Natures wonders: flying animal efficiency (Introduction)

by David Turell @, Monday, July 25, 2016, 15:07 (1121 days ago) @ David Turell

They are about twice as efficient as airplanes by using flapping wings:

"'We've known for quite a while that the aerodynamic theory for airplanes doesn't work so well in predicting the force of lift for flapping wings," says Leif Ristroph, an assistant professor at NYU's Courant Institute of Mathematical Sciences who directed the study. "We found that the drag or wind resistance also behaves very differently, and we put together a new law that could help explain how insects move through the air."

"'To double its flight speed, an airplane must increase its thrust four-fold to counter the stronger wind resistance," Ristroph explains in outlining the law. "In contrast, we found that flapping wings have a drag that is in direct proportion to its flight speed -- to go twice as fast, an insect simply needs to double its thrust."


"The significance of aerodynamic drag and its strong increase with speed has been known since before the Wright brothers took flight. This fact is summarized by a mathematical law that posits wind resistance increases as the square of speed; hence, moving twice as fast requires four times the thrust to overcome the higher drag.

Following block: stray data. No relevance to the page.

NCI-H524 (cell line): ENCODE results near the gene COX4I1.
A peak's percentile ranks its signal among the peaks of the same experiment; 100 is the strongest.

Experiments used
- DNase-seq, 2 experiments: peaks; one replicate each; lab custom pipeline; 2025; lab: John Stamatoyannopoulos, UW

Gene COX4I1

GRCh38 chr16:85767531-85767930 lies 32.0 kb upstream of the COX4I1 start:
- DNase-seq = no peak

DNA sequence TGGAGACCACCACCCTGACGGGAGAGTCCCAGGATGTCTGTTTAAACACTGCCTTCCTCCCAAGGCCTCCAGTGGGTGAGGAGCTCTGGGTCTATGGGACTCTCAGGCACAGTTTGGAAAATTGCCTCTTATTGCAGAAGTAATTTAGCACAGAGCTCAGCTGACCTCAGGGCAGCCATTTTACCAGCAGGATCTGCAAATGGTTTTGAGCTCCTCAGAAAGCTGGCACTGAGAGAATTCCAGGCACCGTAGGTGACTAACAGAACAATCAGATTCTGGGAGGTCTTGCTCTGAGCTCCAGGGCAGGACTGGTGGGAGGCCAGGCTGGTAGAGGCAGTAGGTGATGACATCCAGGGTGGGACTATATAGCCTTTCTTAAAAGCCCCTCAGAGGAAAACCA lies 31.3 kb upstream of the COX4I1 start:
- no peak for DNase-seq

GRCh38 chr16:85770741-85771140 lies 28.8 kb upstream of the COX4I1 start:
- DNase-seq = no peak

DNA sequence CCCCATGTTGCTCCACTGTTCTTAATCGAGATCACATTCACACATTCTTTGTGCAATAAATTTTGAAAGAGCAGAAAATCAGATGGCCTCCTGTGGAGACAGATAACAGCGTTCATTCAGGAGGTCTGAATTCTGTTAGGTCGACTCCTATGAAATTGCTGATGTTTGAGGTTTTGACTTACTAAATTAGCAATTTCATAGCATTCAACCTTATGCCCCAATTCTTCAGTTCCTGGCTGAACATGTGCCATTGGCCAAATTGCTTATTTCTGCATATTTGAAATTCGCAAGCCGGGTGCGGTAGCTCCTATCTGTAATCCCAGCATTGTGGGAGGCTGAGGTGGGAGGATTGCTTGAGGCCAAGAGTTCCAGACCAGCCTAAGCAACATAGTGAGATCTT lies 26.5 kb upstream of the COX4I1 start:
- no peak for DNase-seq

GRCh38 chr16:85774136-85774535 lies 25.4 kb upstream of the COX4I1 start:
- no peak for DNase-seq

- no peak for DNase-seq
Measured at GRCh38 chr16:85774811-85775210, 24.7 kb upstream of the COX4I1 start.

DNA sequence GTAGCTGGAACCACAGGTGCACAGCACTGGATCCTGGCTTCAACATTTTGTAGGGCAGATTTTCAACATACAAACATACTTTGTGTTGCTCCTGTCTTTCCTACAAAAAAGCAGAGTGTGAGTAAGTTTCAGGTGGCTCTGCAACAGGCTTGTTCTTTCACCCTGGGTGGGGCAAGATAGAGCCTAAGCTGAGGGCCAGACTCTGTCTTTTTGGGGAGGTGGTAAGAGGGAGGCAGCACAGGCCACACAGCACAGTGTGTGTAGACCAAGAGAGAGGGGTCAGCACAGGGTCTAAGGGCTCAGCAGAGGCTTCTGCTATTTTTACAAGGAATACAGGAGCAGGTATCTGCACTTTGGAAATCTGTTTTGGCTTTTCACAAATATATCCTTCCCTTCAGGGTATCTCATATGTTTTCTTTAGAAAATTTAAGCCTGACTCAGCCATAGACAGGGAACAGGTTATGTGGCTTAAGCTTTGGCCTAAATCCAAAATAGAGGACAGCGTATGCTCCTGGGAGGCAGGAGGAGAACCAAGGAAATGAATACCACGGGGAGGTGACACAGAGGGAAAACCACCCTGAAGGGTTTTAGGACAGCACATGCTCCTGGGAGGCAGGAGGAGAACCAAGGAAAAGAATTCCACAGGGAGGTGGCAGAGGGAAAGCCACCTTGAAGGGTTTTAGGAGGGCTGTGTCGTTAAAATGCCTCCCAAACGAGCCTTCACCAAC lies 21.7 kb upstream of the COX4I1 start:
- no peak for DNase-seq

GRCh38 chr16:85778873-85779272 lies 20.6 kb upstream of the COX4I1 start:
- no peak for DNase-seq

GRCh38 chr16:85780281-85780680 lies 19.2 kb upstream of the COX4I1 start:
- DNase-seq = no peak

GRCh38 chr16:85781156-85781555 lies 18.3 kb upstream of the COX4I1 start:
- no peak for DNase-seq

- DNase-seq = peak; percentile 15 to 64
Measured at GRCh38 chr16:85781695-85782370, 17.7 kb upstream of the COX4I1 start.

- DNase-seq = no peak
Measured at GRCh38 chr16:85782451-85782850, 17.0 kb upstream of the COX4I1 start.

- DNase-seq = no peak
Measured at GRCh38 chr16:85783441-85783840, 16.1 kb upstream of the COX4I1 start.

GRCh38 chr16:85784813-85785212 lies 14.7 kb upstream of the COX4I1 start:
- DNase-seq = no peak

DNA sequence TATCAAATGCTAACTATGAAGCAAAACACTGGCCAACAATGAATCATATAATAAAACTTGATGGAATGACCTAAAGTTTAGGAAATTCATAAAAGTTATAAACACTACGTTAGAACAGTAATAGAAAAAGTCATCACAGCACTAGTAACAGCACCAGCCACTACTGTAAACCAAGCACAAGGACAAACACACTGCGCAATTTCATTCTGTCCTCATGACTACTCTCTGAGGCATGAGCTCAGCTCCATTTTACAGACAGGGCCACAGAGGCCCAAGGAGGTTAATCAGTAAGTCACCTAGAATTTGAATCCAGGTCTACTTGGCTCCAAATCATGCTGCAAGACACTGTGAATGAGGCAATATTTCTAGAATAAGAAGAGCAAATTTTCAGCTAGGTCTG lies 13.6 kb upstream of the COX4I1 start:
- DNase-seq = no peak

"Previous studies of flying insects, which beat their wings hundreds of times a second, suggested that these creatures do not obey this same relationship.

"To make this sense of this discrepancy, the researchers in Courant's Applied Math Lab built a robotic wing apparatus for measuring the motions, flows, and forces. The apparatus allowed the team to compare steady motions of a wing, as would occur for airplane flight, to the maneuvers of insects, in which their wings flap as they move through air.

"The team's results showed that the back-and-forth motions cause the drag to resist the movement in some instances; however, at other times the drag is actually directed forward, more like a thrust. The net force that results depends on the flight speed as well as the flapping motions, all of which the authors include in a new drag law."

Comment: It is always amazing how effectively developing evolutionary life produces results that we humans cannot mimic.

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